Alarm would not prevent property damage, but would save lives. (Photo courtesy of Stewart Ritchie)

The deadly tsunami that swept through South Asia on Dec. 26 immediately prompted calls for an early warning system. The Indian government was among the first, followed quickly by United Nations officials, to suggest that the world should put in place an Indian Ocean warning system fashioned after the one already in place in the Pacific Ocean. On Jan. 6, U.S. Sen. Joseph Lieberman (D- Conn.) proposed a $30-million expansion of the system that would include the Atlantic as well as the Indian Ocean.

“If the earthquake and resulting tsunami that happened last week had occurred in the Pacific, we wouldn’t have had nearly as much carnage,” said Stuart Weinstein, a geophysicist and watchstander for the National Weather Service’s Pacific Tsunami Warning Center (PTWC) based in Ewa Beach Hawaii.

The reason Weinstein can be so sure is that he is at the epicenter of a multi-national effort that began in 1949 to monitor seismic activity in the between Japan and the Americas. PTWC uses a network of coastal tide stations on the surface and six pressure sensors embedded on the ocean’s surface at known quake sites to get an accurate view of tidal activity. Each of 120 coastal stations comprises one to four buoys that measure sea level changes.


The deepwater sensors, called Deep-ocean Assessment and Reporting of Tsunamis Mooring Systems (DART), are costly, but they add another dimension to forecasting, says Weinstein. “It is much easier to model in deep water without the complex geometry of the coastline,” he notes. Seattle, Wash.-based Pacific Marine Environment Laboratories, working with the National Oceanic and Atmospheric Administration, developed these seafloor bottom-pressure recording devices. The battery-powered sensors are anchored to the ocean floor. They monitor seawater pressure with a resolution of approximately 1 mm every 15 seconds on average. The system employs acoustic telemetry to send a signal every hour to a pair of control unit companion transducers floating on the surface. Data showing a disturbance as small as 1 cm, kicks the device goes into Tsunami Response Mode. Information is sent via a global positioning satellite special channel through a antenna to a network of dedicated watchers. They are trained to notify those in danger when appropriate.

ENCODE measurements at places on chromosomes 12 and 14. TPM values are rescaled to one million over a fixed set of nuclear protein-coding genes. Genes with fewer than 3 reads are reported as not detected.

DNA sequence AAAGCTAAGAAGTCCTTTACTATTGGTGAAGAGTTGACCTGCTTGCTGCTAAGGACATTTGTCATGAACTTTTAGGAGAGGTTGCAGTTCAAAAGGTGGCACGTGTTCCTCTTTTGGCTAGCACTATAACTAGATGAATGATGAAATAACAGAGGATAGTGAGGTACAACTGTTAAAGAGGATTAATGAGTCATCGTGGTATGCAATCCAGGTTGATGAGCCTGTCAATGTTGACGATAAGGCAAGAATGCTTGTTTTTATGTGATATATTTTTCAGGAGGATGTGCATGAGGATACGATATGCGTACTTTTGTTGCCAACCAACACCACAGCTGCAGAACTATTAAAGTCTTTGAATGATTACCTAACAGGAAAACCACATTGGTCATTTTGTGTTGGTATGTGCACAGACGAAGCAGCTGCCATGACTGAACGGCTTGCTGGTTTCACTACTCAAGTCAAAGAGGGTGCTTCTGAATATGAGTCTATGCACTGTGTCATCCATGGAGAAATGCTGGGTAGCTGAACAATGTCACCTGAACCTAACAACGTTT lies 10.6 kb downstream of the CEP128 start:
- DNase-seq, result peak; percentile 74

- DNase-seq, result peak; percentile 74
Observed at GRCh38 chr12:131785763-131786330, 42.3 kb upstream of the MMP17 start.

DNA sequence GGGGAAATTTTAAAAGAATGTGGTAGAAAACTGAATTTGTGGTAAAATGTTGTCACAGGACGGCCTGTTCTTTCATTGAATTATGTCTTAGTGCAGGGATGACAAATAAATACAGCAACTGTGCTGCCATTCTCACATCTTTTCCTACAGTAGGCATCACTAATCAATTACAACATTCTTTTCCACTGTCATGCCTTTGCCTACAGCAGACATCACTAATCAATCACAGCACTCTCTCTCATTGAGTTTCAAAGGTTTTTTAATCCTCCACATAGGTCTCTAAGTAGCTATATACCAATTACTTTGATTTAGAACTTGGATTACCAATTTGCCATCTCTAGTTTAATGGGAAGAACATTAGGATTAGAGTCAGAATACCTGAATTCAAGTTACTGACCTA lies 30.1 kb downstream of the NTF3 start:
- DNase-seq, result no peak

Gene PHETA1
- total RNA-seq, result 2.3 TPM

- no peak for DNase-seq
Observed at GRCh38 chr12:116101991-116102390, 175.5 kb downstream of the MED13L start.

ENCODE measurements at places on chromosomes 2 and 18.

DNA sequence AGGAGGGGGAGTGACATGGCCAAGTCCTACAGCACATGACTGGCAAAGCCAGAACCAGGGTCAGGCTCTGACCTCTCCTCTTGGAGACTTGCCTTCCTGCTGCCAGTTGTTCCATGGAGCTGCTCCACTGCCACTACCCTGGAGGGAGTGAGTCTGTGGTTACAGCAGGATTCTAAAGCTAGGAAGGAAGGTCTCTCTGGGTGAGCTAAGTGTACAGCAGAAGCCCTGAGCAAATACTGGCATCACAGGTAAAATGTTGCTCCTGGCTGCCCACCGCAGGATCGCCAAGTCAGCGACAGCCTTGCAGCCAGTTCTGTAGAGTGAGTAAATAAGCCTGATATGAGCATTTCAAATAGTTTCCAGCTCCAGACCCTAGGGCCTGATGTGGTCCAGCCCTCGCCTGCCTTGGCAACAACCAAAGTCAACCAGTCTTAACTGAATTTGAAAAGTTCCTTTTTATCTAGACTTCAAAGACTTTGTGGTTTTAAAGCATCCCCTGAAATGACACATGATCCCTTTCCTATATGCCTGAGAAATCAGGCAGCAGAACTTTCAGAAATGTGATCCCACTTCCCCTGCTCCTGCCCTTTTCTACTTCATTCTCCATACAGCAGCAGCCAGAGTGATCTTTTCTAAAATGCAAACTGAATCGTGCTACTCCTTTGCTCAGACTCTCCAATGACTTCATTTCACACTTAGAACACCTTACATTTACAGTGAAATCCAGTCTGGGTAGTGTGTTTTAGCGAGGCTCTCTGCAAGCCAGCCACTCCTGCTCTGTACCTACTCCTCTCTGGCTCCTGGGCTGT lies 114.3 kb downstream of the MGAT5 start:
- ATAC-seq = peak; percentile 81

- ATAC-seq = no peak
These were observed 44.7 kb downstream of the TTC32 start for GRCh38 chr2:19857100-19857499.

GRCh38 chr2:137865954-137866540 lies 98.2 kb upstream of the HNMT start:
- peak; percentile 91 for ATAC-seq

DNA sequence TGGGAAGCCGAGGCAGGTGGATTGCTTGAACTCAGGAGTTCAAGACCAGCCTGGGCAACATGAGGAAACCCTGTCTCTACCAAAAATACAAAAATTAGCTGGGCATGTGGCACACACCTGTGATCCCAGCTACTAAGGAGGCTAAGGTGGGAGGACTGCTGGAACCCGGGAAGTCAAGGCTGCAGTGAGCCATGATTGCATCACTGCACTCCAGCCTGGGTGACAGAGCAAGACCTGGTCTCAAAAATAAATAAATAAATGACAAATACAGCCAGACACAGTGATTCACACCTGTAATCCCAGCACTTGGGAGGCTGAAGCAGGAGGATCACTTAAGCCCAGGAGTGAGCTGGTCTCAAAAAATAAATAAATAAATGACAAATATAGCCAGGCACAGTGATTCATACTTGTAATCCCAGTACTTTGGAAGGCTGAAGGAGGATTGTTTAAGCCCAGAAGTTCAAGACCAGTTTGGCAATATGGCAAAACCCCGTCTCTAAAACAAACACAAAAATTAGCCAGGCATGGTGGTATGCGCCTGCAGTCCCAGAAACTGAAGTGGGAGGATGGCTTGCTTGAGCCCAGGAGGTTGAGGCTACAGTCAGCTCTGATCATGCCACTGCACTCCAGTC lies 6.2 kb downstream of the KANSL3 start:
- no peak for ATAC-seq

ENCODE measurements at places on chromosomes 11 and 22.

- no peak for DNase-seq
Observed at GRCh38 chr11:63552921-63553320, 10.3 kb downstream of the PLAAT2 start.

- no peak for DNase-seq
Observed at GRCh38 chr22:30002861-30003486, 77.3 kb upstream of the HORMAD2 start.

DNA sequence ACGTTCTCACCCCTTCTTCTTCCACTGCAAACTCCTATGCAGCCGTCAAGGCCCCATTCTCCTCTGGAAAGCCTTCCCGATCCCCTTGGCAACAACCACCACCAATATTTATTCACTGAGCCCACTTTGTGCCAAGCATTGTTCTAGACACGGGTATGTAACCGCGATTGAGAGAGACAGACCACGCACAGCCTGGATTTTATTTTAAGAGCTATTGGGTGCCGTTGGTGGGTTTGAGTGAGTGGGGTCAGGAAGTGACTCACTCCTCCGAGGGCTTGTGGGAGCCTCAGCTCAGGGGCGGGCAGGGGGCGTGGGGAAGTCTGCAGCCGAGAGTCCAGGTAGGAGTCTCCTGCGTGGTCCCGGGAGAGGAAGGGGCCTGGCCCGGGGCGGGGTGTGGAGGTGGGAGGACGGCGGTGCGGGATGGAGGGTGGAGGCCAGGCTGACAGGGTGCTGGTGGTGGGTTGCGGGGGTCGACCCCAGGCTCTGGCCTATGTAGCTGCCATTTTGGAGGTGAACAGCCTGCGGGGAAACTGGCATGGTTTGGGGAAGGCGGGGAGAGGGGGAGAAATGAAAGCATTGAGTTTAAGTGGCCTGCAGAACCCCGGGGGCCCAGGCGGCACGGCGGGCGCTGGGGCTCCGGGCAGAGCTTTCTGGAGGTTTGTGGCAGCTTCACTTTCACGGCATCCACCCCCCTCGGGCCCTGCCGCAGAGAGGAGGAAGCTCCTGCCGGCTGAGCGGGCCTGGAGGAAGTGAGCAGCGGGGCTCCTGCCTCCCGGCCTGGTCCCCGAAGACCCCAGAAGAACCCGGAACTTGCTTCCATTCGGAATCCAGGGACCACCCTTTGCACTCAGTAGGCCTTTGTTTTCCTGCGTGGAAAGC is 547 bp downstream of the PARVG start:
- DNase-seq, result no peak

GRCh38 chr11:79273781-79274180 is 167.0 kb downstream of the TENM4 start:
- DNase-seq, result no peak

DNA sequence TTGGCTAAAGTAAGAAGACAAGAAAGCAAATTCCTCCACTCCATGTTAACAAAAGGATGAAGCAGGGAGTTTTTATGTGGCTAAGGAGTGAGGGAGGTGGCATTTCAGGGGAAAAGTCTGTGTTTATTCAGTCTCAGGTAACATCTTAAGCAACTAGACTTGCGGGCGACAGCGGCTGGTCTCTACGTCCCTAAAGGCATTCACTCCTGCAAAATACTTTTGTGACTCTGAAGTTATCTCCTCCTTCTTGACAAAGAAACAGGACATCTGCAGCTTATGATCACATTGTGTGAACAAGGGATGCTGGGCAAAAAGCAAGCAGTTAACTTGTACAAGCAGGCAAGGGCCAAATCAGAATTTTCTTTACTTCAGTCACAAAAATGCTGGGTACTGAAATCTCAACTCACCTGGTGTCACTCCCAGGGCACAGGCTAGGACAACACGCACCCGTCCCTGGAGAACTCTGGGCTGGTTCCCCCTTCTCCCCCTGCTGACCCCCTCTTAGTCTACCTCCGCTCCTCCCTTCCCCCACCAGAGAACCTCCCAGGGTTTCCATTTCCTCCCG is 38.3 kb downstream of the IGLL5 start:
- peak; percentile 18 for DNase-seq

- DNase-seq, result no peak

Because each DART is about $250,000 and it takes that much again to install them, PTWC has about half the number it would like to have and none are In place in the Indian or Atlantic oceans. Weinstein estimated that it would take about eight DARTs located in the Java Trench, the Bay of Bengal and the Sumatran coast. The rub is that even if scientists had the data they needed to detect the rumbling, there was no communication system to disseminate the information. Likewise, few people in the death zone had been trained to recognize crucial warning signs. Few knew to run as incoming immense waves generated the deadly "draw-down" effect. Many of the victims, particularly children, instead ventured toward the water at the worst possible time and met watery deaths when the peak of the wave rolled in.

While word may not have reached shores closest to the epicenter, other countries around the Indian Ocean could have been notified in time for people to reach higher ground.

Lieberman's proposal would add 40 to 50 of the DART-type sensors, with two-way capability, so that control modules could query collection center sites on the ocean floor for data, in addition to receiving transmissions. The bill earmarks about $10 million for hardware and an additional $20 million for implementation and maintenance. The U.S. Depts. of State and Commerce would be responsibile for administration, according to a statement from Lieberman's office.

Weinstein admitted that finding the money to pay for a warning center and emergency managers who could create evacuation plans and set up communication systems could prove difficult in a region where nations are barely rich enough to feed their people. History also plays a role: major tidal wave disasters occur in Indian Ocean roughly once every 200 years. The Pacific Ocean is much more seismically active, with seven tsunamis recorded in the past 100 years. For these reasons, “it is essential that the United Nations and the developed nations step up to create a global warning system,” Weinstein said. “That might cost tens of millions, but it would be less than the billions it will take to recover from just this one disaster.”